1 Section of Forensic Genetics, Department of Forensic Medicine, Faculty of Health and Medical Sciences, Københavns Universitet2 RI ledelse, Department of Forensic Medicine, Faculty of Health and Medical Sciences, Københavns Universitet3 unknown4 Section of Forensic Genetics, Department of Forensic Medicine, Faculty of Health and Medical Sciences, Københavns Universitet5 RI ledelse, Department of Forensic Medicine, Faculty of Health and Medical Sciences, Københavns Universitet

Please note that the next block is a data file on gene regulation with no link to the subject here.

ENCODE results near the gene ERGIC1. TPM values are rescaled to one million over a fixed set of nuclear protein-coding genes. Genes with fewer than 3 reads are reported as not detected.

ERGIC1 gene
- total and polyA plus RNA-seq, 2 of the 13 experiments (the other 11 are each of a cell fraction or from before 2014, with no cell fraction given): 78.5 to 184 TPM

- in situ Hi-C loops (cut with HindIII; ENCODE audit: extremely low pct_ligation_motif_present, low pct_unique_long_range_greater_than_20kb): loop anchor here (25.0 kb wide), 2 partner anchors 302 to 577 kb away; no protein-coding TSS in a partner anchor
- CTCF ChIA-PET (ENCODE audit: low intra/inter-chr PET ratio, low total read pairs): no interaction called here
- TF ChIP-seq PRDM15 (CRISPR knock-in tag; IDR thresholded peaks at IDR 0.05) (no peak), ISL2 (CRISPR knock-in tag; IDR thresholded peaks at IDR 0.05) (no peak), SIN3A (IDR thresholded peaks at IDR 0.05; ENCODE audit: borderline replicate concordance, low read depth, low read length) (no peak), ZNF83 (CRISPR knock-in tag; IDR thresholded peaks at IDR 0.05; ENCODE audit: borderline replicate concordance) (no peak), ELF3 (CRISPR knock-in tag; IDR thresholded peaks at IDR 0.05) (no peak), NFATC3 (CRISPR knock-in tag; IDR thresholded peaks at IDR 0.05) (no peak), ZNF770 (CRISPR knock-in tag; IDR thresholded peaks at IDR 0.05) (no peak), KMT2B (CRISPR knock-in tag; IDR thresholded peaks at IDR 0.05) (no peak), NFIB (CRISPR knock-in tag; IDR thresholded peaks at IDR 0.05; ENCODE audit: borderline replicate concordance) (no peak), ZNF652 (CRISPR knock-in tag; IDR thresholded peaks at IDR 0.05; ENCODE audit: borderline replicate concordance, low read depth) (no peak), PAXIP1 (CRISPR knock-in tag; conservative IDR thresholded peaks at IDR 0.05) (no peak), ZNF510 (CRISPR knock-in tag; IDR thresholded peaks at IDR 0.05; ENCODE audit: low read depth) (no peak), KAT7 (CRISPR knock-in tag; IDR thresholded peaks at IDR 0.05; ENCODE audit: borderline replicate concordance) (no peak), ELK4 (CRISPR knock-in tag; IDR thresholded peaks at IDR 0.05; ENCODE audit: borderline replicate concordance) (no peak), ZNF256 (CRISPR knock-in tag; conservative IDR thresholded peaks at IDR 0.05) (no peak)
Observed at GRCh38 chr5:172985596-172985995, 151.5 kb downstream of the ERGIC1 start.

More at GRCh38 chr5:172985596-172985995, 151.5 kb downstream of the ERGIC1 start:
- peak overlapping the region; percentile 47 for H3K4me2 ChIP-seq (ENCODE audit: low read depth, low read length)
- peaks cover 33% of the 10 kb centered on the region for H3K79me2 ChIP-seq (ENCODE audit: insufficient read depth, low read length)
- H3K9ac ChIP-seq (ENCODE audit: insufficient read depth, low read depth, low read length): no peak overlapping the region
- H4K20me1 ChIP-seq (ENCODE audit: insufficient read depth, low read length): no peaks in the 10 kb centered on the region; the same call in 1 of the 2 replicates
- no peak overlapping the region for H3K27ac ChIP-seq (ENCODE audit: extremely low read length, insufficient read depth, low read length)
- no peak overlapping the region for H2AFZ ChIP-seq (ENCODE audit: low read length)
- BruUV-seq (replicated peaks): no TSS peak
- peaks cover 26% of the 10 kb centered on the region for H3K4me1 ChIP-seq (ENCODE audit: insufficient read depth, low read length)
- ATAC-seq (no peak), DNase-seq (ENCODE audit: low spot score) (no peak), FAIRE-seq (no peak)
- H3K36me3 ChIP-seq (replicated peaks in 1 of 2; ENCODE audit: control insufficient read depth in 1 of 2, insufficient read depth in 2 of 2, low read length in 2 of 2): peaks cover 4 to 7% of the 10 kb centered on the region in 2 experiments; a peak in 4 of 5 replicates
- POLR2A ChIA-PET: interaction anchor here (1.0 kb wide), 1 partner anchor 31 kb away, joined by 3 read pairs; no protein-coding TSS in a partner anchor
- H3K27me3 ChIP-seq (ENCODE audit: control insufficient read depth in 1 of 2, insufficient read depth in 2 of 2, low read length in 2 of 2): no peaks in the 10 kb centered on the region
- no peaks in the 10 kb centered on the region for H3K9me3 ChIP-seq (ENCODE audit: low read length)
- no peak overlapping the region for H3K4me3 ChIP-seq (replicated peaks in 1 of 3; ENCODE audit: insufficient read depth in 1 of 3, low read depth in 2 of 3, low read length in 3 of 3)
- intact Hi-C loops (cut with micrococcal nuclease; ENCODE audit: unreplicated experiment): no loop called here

Sequenom launched the first commercial SNP typing kit for human identification, named the iPLEX(®) Sample ID Plus Panel. The kit amplifies 47 of the 52 SNPs in the SNPforID panel, amelogenin and two Y-chromosome SNPs in one multiplex PCR. The SNPs were analyzed by single base extension (SBE) and Matrix Assisted Laser Desorption/Ionization-Time of Flight Mass Spectrometry (MALDI-TOF MS). In this study, we evaluated the accuracy and sensitivity of the iPLEX(®) Sample ID Plus Panel by comparing the typing results of the iPLEX(®) Sample ID Plus Panel with those obtained with our ISO 17025 accredited SNPforID assay. The average call rate for duplicate typing of any one SNPs in the panel was 90.0% when the mass spectra were analyzed automatically with the MassARRAY(®) TYPER 4.0 genotyping software in real time. Two reproducible inconsistencies were observed (error rate: 0.05%) at two different SNP loci. In addition, four inconsistencies were observed once. The optimal amount of template DNA in the PCR was ≥10ng. There was a relatively high risk of allele and locus drop-outs when ≤1ng template DNA was used. We developed an R script with a stringent set of "forensic analysis parameters" based on the peak height and the signal to noise data exported from the TYPER 4.0 software. With the forensic analysis parameters, all inconsistencies were eliminated in reactions with ≥10ng DNA. However, the average call rate decreased to 69.9%. The iPLEX(®) Sample ID Plus Panel was tested on 10 degraded samples from forensic case-work. Two samples could not be typed, presumably because the samples contained PCR and SBE inhibitors. The average call rate was generally lower for degraded DNA samples and the number of inconsistencies higher than for pristine DNA. However, none of the inconsistencies were reproduced and the highest match probability for the degraded samples typed with the panel was 1.7E-9 using the stringent forensic analysis parameters. Although the relatively low sensitivity of the iPLEX(®) Sample ID Plus Panel makes it inappropriate for typing of trace samples from crime scenes, the panel may be interesting for relationship testing and for identification of e.g. samples in biobanks because of the low reagent costs, the limited hands-on time of the iPLEX(®) assay and the automatic analysis of the mass spectra.